First Dates Gone Awry
If you’ve ever had a disastrous first date, don’t despair! These daters found success despite their initial, often hilarious, missteps.
hings don’t always go the way we expect. (Obviously!) But MacGillicuddy’s Corollary to Murphy’s Law dictates that not only will those things that can go wrong actually will go wrong, but also that those things will go wrong at the worst possible time — say, on a first date.
Fortunately, this does not mean that a happy ending
is precluded, despite the fact that, as Robert Burns wrote, “The best laid schemes o’ Mice an’ Men,/Gang aft agley.” So if you’ve had some first-date bombs, take some heart in these stories of how things gone wrong can turn out all right.
|He was much more scared than I was.|
“My now-fiancé took me to watch Red Dragon, which I completely didn’t know was related to the ‘Hannibal’ series. He was much more scared than I was.”
— Elizabeth Lui, Cerritos, CA
To Diorama For
“After meeting at a synagogue singles weekend, I invited a woman to see an art gallery exhibit in downtown New York City. When we got there, the artist’s work consisted of about a dozen shoebox-sized dioramas you’d peer into one person at a time and put on headphones to hear the accompanying music. Each started out as an identical bedroom, but had been decorated by the artist to represent a different emotion of love, from lust to jealousy to infatuation. It was pretty intense, and clearly not appropriate first-date material. She was stunned, and it certainly didn’t help us get to know each other. Now, more than two decades down the road, with a 16-year-old daughter and twin boys turning 11, my wife and I can look back and laugh. But at the time, it was pretty awkward and embarrassing.”
— Gary Baker, New York, NY
“I once dated a guy who bounced back from ignominy in style. I met him at Cornell University. When he came to pick me up for our first date, he was so nervous he broke out into hives all over his torso! I suggested splashing cold water on them, but I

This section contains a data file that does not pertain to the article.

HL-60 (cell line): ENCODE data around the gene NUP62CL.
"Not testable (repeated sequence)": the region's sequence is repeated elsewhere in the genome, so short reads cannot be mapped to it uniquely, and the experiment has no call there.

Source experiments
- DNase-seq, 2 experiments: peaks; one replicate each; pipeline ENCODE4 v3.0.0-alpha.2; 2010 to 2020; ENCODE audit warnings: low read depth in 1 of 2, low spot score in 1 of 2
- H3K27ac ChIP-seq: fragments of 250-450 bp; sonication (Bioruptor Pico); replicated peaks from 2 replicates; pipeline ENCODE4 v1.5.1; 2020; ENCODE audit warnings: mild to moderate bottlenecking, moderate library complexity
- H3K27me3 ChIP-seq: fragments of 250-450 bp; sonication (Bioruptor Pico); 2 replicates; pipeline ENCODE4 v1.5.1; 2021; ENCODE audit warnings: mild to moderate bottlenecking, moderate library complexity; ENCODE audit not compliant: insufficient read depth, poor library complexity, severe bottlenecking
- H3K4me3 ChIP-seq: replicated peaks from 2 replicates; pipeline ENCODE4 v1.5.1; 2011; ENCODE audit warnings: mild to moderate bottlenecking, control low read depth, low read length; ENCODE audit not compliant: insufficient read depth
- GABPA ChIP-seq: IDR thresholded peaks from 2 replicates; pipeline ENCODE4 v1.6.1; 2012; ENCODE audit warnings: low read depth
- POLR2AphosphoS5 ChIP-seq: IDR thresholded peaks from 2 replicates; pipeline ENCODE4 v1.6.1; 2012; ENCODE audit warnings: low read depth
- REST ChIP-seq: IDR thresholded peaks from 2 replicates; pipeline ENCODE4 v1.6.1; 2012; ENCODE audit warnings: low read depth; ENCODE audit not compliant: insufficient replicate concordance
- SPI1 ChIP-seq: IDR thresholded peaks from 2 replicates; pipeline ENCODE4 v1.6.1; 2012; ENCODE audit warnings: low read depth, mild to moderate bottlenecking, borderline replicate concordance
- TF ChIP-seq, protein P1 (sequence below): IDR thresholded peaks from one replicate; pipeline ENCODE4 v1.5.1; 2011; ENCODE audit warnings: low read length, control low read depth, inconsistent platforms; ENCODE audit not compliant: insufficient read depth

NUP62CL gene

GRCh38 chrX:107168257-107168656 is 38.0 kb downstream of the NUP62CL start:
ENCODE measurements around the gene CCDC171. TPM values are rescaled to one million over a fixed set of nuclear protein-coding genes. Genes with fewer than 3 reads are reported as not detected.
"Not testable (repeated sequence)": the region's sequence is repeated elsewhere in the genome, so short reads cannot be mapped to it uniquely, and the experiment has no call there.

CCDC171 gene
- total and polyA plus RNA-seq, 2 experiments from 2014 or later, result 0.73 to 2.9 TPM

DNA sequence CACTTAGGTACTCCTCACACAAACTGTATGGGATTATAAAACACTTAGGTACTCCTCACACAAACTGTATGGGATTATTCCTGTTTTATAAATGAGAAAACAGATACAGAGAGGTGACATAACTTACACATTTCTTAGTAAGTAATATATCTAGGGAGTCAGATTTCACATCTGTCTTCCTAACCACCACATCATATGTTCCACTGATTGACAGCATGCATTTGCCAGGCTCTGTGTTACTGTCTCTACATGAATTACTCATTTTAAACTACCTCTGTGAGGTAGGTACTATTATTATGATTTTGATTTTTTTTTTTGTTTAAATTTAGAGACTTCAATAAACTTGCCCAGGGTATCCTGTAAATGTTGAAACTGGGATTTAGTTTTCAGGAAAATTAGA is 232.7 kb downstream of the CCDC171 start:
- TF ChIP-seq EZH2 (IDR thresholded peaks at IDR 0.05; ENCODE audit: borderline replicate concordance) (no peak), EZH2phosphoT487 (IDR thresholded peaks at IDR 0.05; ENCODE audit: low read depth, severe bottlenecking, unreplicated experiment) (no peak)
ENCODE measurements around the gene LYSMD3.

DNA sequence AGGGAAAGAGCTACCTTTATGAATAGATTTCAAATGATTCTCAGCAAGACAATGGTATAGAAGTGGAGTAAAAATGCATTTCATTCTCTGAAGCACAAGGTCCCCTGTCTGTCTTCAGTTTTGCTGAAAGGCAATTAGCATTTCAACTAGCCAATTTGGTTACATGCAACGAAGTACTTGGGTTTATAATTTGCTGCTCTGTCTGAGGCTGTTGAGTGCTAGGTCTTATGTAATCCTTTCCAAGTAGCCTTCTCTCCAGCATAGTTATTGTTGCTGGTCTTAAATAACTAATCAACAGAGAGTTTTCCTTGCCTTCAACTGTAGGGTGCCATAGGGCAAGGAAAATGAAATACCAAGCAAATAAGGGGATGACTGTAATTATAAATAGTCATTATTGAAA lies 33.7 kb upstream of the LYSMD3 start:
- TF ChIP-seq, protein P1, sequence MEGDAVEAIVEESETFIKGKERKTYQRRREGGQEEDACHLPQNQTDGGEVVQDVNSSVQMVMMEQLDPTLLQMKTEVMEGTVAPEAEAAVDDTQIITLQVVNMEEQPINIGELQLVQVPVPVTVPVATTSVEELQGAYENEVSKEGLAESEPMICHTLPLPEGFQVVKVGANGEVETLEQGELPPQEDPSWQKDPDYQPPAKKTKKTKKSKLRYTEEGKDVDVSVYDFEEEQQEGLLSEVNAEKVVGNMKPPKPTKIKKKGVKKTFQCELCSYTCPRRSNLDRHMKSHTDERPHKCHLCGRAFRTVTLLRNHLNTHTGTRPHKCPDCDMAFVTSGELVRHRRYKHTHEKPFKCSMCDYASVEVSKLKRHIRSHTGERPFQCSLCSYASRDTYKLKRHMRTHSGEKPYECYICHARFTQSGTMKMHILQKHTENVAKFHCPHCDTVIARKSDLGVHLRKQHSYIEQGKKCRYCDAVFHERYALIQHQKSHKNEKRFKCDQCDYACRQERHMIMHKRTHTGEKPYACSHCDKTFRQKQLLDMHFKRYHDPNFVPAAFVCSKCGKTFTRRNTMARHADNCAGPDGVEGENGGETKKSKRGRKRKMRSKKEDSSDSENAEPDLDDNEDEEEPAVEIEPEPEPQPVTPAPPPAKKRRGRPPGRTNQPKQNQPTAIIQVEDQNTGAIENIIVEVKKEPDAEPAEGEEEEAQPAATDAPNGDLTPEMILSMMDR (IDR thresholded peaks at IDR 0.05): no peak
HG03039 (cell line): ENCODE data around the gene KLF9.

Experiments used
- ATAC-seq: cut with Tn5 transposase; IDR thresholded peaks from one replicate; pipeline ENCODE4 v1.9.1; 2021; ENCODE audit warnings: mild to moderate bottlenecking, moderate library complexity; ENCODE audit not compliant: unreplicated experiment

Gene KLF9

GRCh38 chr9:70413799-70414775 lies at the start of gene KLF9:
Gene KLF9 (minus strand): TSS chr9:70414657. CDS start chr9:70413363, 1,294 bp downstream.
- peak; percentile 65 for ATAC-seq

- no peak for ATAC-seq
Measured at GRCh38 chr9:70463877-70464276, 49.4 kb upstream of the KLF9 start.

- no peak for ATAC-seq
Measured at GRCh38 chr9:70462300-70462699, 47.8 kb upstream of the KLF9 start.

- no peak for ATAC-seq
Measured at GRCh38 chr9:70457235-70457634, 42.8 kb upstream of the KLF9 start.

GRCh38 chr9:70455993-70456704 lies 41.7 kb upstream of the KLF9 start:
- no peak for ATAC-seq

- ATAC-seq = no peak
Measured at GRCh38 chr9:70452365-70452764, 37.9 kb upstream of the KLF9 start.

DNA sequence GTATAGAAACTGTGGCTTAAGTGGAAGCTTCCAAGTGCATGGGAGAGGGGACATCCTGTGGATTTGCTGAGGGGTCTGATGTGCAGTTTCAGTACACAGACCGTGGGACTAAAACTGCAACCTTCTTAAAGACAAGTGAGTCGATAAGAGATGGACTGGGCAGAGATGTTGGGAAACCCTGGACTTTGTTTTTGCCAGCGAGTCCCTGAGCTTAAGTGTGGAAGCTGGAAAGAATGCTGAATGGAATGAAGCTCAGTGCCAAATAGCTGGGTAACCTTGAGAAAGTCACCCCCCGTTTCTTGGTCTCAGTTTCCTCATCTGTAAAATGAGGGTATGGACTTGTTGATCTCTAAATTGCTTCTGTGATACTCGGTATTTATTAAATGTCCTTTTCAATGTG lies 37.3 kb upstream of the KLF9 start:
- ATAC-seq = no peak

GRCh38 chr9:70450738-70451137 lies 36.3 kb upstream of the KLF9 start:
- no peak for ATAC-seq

lived in an all-girls’ dorm and there wasn’t a men’s bathroom close by. So I told him to take off his shirt, and I ran to the bathroom and soaked my bath towel and brought it back. He wrapped it around him and looked like a refugee. I looked at him pityingly, and he smiled and said, ‘I think I love you.’ I thought that was hilarious. We dated for months.”
— Deborah Skolnik, Scarsdale, NY
“I had a first date with a beautiful country girl whose dad was a real backwoods type. He actually had two other daughters just as beautiful. When I came calling, I was greeted in the driveway by a vicious family dog with a 30-foot chain that stopped inches from my car door; in fact, the dog’s saliva was all over my window. I was afraid to get out. But after about five minutes, they called the dog off and put him in his cage. I was invited in and had to sit and wait for my date while the dad, just as intimidating as his dog, stared at me.
There were mounted guns on the wall and bullets with different casing shells on the mantelpiece, and deer heads with antlers and a big carp mounted on the wall. But what really got me was when the dad took a nail and one of his bullets down from the mantel and asked my name. I said, ‘Steve,’ and he said, ‘I like you, Steve, and I am going to carve your name on one of